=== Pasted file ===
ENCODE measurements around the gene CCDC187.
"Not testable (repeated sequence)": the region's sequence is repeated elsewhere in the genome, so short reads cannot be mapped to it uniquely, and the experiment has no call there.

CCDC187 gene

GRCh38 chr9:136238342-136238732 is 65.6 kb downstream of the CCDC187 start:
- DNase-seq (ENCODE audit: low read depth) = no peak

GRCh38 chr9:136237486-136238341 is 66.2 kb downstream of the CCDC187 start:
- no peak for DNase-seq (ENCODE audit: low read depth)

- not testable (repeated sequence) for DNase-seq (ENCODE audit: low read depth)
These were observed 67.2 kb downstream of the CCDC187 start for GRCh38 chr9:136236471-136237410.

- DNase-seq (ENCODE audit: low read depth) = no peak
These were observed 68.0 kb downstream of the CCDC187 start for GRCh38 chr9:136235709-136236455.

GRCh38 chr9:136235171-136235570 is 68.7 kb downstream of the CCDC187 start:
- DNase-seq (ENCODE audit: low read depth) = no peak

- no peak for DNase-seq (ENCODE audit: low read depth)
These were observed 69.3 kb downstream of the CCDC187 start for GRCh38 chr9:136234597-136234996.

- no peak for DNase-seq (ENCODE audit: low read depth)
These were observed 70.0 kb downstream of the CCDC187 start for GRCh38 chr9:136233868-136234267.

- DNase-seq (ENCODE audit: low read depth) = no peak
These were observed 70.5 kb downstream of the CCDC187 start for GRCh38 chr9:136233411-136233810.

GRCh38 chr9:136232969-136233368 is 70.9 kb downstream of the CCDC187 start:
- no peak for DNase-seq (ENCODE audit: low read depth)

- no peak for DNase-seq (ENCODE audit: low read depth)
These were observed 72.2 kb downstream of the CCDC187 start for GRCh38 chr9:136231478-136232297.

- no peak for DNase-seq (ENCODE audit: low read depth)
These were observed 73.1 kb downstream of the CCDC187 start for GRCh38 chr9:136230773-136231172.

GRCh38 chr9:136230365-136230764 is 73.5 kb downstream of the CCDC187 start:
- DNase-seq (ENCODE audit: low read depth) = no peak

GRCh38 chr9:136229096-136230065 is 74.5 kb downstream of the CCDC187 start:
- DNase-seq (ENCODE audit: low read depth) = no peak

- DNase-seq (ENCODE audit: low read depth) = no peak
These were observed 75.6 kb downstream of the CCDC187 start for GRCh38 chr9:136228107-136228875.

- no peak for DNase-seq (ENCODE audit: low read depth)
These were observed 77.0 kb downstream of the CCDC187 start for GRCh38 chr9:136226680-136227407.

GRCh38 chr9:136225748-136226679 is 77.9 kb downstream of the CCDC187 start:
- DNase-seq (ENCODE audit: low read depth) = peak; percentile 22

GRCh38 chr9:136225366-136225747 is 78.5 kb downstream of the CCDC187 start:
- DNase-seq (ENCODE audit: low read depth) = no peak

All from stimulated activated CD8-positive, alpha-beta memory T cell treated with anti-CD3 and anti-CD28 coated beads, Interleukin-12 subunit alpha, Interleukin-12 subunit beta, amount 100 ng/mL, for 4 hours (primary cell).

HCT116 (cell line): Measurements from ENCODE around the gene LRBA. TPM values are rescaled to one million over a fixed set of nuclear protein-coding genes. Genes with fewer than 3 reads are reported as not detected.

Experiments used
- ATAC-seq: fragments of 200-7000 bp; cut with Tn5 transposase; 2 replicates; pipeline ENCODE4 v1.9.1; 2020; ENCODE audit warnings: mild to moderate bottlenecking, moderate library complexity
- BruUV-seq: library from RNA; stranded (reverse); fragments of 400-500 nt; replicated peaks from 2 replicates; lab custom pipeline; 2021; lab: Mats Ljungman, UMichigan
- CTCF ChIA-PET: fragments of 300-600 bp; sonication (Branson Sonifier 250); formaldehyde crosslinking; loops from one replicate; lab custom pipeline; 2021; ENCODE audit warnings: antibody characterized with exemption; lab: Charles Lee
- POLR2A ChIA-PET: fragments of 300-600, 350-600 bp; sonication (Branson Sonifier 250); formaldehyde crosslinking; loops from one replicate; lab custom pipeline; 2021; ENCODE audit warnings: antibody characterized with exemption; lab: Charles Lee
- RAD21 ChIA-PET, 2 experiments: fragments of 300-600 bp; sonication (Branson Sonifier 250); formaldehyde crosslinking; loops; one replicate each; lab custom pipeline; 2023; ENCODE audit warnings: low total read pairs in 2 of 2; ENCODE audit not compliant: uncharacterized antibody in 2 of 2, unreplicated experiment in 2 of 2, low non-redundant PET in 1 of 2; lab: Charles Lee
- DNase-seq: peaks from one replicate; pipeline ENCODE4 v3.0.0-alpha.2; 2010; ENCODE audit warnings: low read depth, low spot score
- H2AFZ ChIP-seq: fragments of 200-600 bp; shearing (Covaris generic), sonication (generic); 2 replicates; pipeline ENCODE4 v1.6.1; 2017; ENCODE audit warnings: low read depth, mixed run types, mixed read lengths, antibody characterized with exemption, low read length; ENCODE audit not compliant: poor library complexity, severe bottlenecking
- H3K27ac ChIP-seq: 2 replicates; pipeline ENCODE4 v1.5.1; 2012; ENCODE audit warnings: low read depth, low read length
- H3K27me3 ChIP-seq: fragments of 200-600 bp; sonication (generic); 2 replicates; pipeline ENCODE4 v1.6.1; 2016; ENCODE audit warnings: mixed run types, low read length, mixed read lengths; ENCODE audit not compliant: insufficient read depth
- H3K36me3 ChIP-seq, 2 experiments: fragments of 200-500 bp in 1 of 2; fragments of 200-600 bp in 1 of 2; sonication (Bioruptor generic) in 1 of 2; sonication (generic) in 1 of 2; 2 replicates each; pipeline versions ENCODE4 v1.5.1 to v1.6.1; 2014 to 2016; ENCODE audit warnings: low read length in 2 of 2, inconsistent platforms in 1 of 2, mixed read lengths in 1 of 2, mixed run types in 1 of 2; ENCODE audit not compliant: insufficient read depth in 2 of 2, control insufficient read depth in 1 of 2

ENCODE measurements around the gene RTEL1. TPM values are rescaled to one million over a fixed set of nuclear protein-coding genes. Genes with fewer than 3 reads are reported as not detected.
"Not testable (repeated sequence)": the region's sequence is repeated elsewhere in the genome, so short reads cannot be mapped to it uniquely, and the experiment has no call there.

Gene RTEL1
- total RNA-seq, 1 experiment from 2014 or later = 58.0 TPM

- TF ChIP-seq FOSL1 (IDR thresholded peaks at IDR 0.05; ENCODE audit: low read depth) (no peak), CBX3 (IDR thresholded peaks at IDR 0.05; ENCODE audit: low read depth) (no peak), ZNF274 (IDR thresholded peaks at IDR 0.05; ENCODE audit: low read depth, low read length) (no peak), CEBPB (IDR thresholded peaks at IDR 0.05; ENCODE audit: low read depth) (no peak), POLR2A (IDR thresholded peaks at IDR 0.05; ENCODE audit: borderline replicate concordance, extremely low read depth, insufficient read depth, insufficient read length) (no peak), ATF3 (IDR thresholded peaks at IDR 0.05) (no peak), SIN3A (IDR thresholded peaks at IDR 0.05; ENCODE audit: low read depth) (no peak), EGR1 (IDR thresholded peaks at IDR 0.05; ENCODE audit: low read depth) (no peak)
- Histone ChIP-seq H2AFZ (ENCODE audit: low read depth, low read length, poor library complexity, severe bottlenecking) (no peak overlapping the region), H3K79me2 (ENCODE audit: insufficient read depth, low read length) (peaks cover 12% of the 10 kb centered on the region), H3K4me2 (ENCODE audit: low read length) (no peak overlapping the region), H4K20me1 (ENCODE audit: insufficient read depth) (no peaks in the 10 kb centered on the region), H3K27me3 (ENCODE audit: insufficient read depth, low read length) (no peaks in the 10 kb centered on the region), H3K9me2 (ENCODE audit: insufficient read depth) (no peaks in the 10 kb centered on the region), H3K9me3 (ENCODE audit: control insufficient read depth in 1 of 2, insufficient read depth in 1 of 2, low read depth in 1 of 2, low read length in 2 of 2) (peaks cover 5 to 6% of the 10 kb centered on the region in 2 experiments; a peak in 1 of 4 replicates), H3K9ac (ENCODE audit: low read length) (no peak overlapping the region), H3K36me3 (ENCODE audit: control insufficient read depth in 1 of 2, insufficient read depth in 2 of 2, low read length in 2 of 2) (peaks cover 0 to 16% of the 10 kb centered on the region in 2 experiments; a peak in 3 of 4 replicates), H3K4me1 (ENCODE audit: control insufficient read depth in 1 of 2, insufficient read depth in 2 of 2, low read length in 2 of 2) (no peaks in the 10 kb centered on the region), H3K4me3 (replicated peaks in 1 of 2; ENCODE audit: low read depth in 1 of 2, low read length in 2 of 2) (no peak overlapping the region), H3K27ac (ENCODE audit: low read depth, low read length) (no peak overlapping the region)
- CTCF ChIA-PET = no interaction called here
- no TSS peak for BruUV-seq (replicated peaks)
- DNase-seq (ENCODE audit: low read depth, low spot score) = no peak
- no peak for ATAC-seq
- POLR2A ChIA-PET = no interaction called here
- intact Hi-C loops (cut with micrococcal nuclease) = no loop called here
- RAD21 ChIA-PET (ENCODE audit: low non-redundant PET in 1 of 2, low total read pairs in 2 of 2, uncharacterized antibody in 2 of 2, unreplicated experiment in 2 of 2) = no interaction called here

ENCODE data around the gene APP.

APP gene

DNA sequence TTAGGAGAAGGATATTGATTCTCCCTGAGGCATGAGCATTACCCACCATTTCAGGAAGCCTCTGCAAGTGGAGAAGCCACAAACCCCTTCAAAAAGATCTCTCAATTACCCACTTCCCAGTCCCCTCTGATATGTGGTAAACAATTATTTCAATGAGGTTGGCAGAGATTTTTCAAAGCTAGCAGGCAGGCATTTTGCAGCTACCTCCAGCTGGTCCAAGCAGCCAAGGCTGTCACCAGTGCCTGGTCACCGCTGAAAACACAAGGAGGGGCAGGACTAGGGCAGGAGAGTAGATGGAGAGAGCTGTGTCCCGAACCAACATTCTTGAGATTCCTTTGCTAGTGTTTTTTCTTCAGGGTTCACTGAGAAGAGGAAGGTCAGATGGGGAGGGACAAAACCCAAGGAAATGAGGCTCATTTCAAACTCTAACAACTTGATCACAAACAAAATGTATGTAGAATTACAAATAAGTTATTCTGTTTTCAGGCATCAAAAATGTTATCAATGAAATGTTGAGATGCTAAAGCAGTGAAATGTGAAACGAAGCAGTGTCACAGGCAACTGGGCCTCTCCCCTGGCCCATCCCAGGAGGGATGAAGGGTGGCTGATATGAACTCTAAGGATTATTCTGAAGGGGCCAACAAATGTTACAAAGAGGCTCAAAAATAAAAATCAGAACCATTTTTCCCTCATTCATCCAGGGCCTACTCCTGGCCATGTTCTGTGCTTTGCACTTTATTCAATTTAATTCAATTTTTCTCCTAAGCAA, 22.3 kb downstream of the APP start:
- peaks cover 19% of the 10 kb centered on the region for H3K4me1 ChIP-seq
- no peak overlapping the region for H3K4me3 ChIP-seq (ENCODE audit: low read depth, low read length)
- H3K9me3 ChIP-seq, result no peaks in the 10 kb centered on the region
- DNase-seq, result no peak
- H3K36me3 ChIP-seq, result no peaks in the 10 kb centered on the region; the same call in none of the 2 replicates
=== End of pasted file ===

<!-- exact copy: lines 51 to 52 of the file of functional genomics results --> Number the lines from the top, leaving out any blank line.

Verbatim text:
ENCODE measurements around the gene RTEL1. TPM values are rescaled to one million over a fixed set of nuclear protein-coding genes. Genes with fewer than 3 reads are reported as not detected.
"Not testable (repeated sequence)": the region's sequence is repeated elsewhere in the genome, so short reads cannot be mapped to it uniquely, and the experiment has no call there.